• an ability to resource professional literature and apply research at the 'cutting edge' of knowledge about patient management and specialty nursing practice;
  • completing a group exercise that demonstrates individual ability to apply theoretical knowledge to the practical implementation of care for a specific patient experiencing complex disorders requiring multi-system and multi-disciplinary interventions and the capacity to enhance and value the knowledge of others;
  • a capacity to articulate the outcome of the group exercise in a written form that demonstrates both understanding of the scientific knowledge and research evidence underpinning practice and an appreciation of the contribution of the knowledge of peers;
  • an understanding of the impact of critical illness, medical interventions and technology upon the psychosocial and moral well-being of patients and their families;
  • an appreciation of the ethical and legal implications of acute and critical care nursing practice for the nurse: as an individual; as a member of a disciplinary and multi-disciplinary team; as an employee of the healthcare institution and as a care provider for the critically ill patient and his/her family.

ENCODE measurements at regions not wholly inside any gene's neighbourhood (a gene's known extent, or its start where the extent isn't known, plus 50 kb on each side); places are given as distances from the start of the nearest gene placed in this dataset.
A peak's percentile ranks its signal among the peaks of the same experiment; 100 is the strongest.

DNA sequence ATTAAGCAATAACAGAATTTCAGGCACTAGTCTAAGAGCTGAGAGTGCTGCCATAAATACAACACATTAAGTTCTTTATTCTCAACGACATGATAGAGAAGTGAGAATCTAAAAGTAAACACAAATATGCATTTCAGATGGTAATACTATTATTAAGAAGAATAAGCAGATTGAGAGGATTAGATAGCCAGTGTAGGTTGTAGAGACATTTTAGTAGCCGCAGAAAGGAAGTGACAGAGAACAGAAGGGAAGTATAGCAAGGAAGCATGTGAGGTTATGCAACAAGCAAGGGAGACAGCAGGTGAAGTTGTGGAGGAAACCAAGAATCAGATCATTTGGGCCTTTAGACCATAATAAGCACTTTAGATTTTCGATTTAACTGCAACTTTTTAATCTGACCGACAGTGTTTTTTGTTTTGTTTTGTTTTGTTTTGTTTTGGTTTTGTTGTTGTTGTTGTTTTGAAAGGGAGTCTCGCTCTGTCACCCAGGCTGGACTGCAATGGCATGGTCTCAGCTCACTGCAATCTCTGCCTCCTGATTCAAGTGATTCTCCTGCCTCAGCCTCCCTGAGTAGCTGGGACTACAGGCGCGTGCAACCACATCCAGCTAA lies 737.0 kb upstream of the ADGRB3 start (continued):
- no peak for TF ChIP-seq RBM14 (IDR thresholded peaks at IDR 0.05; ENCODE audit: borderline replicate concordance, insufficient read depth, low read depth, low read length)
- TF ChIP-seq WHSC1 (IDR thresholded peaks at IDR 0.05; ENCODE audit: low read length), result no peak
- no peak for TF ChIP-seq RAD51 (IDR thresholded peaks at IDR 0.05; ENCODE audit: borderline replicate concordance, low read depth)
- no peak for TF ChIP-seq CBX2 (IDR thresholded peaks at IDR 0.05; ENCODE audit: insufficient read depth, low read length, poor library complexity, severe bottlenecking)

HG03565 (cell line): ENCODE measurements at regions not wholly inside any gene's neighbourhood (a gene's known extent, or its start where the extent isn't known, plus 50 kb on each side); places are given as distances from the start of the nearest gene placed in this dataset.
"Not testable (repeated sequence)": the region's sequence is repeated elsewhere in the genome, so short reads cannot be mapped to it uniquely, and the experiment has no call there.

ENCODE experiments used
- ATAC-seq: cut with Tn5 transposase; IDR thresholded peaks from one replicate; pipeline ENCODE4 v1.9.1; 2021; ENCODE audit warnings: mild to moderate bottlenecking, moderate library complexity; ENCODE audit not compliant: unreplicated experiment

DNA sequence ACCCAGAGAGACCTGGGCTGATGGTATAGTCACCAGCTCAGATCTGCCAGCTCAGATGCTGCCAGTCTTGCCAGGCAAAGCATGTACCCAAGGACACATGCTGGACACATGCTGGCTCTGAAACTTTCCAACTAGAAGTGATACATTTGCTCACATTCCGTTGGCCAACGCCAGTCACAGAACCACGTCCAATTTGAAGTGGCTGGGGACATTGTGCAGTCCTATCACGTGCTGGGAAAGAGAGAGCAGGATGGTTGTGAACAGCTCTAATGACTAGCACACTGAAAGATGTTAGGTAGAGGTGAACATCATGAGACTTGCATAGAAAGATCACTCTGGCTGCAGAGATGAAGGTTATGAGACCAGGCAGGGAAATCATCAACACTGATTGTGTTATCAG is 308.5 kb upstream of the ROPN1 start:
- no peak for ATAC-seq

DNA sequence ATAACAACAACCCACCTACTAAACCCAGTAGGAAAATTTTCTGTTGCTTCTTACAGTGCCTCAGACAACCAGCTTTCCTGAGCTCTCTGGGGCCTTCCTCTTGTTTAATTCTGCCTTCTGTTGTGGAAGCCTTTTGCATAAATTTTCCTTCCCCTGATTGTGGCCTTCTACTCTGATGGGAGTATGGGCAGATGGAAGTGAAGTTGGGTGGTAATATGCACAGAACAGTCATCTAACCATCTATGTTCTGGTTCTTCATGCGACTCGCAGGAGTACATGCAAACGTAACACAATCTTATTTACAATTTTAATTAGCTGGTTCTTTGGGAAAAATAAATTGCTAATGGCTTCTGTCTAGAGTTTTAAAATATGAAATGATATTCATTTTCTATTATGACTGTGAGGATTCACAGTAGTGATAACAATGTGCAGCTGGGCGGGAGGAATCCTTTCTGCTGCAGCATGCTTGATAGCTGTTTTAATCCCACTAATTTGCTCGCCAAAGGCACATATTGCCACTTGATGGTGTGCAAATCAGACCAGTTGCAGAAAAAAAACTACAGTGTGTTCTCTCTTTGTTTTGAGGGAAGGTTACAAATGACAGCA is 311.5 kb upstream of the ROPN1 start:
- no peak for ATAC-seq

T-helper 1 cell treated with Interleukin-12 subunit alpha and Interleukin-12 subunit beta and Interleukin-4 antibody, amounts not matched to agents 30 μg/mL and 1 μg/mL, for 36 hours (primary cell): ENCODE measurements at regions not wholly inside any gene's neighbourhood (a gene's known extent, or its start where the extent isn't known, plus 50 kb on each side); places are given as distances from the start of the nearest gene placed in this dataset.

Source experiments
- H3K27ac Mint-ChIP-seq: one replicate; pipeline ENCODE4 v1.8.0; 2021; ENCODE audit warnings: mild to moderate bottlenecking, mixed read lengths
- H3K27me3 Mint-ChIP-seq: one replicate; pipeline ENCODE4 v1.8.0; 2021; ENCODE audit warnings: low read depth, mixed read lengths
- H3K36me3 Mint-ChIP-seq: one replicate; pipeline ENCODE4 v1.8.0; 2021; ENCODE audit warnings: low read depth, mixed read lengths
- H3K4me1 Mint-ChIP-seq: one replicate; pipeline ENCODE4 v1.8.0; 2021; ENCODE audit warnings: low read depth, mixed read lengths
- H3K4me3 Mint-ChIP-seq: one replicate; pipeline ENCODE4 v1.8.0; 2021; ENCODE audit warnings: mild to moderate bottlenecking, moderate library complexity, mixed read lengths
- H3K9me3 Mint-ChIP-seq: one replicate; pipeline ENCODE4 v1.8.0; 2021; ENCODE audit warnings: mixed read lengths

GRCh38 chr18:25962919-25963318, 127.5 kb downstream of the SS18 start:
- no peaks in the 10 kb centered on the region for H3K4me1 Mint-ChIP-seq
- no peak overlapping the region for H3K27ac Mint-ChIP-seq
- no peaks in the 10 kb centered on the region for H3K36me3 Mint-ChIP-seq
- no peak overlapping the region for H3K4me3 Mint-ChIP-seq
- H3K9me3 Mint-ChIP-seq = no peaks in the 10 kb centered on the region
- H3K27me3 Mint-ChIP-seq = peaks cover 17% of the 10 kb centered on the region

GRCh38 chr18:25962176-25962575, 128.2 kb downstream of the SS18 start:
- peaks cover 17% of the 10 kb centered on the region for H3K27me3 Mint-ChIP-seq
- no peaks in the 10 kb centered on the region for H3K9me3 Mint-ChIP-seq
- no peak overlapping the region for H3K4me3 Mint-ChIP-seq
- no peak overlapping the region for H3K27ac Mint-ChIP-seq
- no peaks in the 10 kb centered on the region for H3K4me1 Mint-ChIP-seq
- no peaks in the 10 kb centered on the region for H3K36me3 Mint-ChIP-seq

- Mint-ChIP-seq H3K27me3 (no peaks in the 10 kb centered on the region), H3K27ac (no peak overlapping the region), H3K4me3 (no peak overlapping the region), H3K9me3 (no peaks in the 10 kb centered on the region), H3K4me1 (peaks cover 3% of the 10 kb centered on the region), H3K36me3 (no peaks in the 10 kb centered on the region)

• an advanced understanding of the changing knowledge base in the specialist area; an ability to evaluate and synthesise the research and professional literature in the discipline;
  • advanced skills and techniques applicable to the discipline; well-developed problem-solving abilities in the discipline area, characterised by flexibility of approach;
  • advanced competencies in areas of professional expertise and/or scholarship.

On completion of the subject students should have developed the following generic skills of the Melbourne graduate and postgraduate coursework student:

  • a capacity to articulate their knowledge and understanding in written presentations;
  • the capacity to value and participate in projects which require team-work;
  • an understanding of the significance and value of their knowledge to the wider community (including business and industry).
Links to further information:

Level: 4th year - This subject has a multi-media tutorial component delivered via the University's on-line Learning Management System (LMS). Students must have access to appropriate computer facilities and the Internet.

The minimum computer hardware and software specifications for the subject are consistent with the University's guidelines on the expected standard of computer equipment (

No special computer skills are required. Students are required to have skills consistent with the University's Statement of "Basic Expectations of Student Computer Skills" : which includes basic knowledge of computer operating systems, word-processing skills, email use, and the internet. Specifically students need to be able to write, edit and save an essay on the computer and be competent in the use of standard WWW browsers and should be able to use information searching techniques.